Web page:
‘Anxiety can be triggered by feeling out of control and feeling that you don’t have any choice about what is happening to you,’ says Julia. ‘When a patient makes an origami model, they are given back some choice and control. They can choose which model to make and which paper to use. The act of making something serves as a distraction and in learning a new skill – or developing one, if they have made origami models before – they are given a sense of achievement.’

Another way Julia contributes to the Arts for All programme is through sharing her music. She’s a professional musician who’s played in lots of different settings, including solo performances, orchestras, and ballets.

Sometimes, people choose a song for Julia to play. ‘When I play something they know well, the familiarity may provide comfort… it also provides distraction.

‘I also encourage people to have a go at the piano and I play alongside them so that we can create a piece of music together.’

Connect with nature

Spending time in nature has positive effects on mental health and wellbeing. You can find out more about nature and wellbeing in our interview with Lucy from MindFood, an Ealing-based food-growing charity that helps people who are struggling with stress, depression or anxiety.

For some people, connecting with nature can be as simple as heading out for a walk around their local area or spending time in a local park. For others, including people in hospitals or inpatient units and people with conditions like agoraphobia, getting outside can be more challenging.

CW+ has been working with Hammersmith Community Gardens Association (HCGA) since 2015. People from HCGA visit Chelsea and Westminster Hospital to give patients a chance to engage with nature in a hospital setting.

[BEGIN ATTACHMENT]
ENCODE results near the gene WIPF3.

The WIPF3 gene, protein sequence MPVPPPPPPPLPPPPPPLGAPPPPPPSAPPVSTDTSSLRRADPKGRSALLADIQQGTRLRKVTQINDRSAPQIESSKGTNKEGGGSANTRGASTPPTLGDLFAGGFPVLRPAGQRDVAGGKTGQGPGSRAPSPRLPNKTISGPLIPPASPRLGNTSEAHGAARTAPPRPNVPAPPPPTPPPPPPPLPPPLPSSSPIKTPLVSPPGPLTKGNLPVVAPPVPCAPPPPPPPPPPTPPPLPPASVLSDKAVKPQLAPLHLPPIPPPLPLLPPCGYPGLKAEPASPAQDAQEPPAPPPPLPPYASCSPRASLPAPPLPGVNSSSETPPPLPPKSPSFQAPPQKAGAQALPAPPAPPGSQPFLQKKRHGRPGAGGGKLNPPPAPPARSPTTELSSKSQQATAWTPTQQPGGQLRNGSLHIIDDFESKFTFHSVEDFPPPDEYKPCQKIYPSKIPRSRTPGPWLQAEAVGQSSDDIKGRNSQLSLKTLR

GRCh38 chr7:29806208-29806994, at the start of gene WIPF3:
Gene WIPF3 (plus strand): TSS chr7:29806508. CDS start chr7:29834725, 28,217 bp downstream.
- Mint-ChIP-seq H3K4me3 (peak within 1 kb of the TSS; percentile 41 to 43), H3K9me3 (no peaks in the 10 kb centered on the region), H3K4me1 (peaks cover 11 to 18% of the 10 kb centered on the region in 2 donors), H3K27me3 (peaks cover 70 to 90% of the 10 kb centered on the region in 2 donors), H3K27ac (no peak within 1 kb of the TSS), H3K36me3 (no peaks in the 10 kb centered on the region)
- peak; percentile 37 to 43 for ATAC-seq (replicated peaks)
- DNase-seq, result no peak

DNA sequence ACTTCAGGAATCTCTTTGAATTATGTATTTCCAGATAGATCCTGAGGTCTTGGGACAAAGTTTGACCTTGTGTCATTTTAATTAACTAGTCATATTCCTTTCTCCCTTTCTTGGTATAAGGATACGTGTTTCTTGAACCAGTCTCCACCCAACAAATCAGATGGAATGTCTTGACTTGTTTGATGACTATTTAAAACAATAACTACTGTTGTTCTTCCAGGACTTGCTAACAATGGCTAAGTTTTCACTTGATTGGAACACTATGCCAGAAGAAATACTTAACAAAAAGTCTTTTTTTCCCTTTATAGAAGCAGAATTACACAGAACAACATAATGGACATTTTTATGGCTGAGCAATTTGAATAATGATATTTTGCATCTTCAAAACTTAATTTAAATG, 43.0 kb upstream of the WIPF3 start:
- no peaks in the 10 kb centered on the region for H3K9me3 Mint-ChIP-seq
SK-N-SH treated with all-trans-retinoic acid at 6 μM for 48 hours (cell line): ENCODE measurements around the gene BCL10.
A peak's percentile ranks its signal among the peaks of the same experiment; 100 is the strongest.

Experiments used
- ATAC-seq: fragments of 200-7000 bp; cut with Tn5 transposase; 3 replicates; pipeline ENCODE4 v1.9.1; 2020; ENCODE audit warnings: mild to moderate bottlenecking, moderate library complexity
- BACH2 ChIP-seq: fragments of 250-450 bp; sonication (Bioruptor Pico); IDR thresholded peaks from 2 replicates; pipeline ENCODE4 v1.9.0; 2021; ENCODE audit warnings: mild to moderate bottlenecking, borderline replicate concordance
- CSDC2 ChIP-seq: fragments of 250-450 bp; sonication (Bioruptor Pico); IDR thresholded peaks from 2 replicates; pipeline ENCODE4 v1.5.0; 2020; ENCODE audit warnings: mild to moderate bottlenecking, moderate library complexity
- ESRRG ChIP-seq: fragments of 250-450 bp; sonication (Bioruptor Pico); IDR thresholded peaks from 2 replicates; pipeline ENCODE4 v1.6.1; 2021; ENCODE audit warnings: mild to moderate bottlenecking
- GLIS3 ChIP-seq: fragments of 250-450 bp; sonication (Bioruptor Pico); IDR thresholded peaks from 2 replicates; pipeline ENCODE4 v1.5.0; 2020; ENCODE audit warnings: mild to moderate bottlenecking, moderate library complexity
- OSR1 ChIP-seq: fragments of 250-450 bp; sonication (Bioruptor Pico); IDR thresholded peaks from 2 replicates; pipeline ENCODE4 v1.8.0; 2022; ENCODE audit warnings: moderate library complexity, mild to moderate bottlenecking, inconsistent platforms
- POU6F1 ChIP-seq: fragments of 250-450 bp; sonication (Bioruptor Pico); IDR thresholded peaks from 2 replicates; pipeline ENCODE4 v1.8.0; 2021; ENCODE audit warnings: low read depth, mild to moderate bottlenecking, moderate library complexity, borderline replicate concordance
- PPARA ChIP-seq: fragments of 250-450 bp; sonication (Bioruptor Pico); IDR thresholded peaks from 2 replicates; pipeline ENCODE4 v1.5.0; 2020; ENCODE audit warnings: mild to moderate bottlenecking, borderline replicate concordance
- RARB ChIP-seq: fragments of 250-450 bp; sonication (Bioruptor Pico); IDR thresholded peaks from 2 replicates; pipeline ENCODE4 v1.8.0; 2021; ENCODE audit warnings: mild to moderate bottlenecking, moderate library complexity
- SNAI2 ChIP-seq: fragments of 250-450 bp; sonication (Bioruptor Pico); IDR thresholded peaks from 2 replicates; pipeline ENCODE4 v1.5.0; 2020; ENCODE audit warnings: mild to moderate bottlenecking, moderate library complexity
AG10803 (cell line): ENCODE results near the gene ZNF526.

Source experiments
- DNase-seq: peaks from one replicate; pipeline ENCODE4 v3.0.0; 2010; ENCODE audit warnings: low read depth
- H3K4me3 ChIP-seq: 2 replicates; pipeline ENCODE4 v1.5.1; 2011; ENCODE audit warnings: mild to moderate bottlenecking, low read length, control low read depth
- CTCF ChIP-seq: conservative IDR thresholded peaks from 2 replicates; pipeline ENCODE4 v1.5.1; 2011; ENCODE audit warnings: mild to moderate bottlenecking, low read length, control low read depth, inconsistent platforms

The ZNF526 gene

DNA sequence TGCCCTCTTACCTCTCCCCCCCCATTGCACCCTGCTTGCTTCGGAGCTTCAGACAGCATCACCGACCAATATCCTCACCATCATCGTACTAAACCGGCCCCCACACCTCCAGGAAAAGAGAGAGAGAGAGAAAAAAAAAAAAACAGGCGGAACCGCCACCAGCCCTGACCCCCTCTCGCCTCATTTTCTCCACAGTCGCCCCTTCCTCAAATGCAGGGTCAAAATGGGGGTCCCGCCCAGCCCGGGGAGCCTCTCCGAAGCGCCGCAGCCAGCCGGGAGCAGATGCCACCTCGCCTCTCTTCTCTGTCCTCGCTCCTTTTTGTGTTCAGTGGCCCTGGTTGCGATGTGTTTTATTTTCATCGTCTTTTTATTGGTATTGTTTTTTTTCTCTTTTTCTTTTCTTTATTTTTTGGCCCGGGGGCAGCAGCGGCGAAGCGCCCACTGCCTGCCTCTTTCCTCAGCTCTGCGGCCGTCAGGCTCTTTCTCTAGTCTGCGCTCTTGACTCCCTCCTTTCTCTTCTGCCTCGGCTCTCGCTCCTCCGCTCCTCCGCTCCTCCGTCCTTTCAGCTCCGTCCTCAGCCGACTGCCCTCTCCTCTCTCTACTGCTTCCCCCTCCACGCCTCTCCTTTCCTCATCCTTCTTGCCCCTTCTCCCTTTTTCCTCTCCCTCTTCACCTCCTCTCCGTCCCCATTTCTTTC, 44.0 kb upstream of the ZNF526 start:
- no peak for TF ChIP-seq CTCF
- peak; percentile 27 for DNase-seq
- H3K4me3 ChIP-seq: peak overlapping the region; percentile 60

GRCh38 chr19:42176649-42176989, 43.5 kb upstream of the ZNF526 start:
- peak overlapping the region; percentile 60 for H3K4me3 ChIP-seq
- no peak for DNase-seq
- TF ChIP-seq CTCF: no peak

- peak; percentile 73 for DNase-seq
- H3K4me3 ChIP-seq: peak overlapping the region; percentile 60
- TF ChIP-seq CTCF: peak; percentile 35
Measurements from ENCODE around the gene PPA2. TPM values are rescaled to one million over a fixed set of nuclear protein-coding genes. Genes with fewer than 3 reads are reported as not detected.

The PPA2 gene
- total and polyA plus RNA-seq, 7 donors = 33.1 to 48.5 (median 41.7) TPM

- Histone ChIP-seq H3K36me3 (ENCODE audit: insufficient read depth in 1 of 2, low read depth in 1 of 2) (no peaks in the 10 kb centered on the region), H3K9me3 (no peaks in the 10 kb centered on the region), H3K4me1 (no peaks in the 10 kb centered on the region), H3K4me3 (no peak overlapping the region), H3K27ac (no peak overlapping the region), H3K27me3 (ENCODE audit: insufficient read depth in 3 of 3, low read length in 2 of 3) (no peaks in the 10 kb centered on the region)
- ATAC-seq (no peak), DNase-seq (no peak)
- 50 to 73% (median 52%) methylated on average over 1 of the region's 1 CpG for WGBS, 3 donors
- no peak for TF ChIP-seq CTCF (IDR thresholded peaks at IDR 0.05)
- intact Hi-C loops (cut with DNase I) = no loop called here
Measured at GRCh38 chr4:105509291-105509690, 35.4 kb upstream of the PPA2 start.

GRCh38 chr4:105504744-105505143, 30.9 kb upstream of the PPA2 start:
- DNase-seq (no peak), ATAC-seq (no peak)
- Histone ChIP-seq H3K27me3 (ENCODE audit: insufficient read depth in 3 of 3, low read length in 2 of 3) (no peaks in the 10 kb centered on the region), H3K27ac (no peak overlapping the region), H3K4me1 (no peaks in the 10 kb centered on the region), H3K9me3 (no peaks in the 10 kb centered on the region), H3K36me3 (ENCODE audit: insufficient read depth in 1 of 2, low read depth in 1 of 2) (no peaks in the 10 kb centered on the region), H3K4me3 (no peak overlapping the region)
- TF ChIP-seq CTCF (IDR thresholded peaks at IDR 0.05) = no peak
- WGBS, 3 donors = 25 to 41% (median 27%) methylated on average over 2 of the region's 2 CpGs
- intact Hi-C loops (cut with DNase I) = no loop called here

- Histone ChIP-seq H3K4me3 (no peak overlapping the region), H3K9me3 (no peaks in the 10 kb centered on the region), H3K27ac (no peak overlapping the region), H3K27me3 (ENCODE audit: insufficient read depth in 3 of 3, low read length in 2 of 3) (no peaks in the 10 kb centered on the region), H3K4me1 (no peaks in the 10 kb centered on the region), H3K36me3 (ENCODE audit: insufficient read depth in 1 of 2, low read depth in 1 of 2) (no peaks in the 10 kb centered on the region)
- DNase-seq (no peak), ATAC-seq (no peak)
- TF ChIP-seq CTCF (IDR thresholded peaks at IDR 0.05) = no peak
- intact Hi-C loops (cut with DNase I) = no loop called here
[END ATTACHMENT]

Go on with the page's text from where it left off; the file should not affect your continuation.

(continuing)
Megan from HCGA explains some of the innovative ways they work with patients: ‘On a Friday, you will find me making scented bags using either dried herbs or flowers… these little bags contain lovely fragrant smells from the outside that can be enjoyed at any time of the day to help relax and calm the mind.

‘In recent years, there has been evidence to suggest that smells associated with nature can boost psychological wellbeing. It’s good to bring the outdoors inside.’

Making scented nature bags with Hammersmith Community Gardens Association. There’s a photo of a trolley full of nature-inspired items for craft (like dried flowers and herbs).


HCGA has also created some videos you can follow to make your own nature-based creation.

Share with others

Sometimes, doing a creative activity with someone else can provide an opportunity to start a conversation about mental health. And even if you don’t want to talk about big topics, spending time together on a joint activity can help remind you that you’re not alone.

Eek & Wild are a contemporary dance trio who are part of the Arts for All programme. Through the programme, Emily, Ella, and Katie give children in hospital the chance to see and interact with short pop-up dance performances.

Eek & Wild know lots about the importance of connecting with others through creativity. They made a dance film, Together We Wait, remotely during lockdown.


They told us: ‘Our creative process focused on finding connections between us even though we were all apart. The film explores mindful moments to connect with our bodies and nature. We hope that Together We Wait offers people a moment to pause, reflect and breathe.’